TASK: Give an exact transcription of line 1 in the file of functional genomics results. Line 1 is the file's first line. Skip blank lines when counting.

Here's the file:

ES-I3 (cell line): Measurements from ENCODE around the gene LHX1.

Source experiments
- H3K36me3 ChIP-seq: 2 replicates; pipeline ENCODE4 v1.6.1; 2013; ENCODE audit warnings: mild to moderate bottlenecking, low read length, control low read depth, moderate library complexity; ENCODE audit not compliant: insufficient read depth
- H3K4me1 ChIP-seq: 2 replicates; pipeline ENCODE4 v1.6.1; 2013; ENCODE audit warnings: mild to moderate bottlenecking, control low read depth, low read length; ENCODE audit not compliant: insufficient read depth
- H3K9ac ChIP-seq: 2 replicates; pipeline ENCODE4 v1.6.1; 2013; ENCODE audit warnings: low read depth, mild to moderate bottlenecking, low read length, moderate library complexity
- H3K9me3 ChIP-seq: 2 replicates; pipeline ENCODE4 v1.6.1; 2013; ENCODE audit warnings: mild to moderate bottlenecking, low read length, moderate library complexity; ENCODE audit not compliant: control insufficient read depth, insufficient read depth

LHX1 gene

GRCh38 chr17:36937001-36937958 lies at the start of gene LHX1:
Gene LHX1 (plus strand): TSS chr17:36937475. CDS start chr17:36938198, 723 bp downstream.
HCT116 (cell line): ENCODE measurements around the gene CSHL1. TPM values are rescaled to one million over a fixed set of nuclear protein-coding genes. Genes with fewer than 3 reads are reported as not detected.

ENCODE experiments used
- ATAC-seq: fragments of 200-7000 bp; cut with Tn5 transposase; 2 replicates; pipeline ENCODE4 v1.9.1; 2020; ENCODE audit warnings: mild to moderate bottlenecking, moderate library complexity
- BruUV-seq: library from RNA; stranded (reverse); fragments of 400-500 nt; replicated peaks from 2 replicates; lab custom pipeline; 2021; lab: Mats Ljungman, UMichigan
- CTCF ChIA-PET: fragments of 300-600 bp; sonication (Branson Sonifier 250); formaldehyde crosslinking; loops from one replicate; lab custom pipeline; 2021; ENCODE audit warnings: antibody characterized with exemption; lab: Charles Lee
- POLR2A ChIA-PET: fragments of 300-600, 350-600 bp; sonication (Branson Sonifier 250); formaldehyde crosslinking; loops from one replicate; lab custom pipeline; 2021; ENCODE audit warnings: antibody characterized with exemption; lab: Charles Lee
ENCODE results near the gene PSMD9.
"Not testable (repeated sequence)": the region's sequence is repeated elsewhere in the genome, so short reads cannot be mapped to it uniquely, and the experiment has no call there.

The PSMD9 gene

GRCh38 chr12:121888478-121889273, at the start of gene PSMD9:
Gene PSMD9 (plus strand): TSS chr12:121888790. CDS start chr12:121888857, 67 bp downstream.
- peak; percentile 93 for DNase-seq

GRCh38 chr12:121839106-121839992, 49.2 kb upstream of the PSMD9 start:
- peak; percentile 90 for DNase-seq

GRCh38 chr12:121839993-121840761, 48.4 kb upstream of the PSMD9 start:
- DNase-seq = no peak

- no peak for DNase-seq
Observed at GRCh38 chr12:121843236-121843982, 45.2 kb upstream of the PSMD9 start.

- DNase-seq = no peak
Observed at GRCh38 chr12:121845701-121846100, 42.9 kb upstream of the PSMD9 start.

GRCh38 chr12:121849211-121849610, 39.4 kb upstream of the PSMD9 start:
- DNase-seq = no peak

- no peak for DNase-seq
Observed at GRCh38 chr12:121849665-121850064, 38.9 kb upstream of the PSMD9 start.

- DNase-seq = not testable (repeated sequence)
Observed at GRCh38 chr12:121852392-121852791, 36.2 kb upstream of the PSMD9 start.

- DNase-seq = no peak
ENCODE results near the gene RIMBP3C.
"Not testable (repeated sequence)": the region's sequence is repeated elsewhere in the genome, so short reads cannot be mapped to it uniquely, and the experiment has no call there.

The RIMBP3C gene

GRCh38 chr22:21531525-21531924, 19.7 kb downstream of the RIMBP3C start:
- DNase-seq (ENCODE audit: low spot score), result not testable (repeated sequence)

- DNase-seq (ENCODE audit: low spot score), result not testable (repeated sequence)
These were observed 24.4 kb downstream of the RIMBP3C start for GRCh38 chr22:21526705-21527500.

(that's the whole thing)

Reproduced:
ES-I3 (cell line): Measurements from ENCODE around the gene LHX1.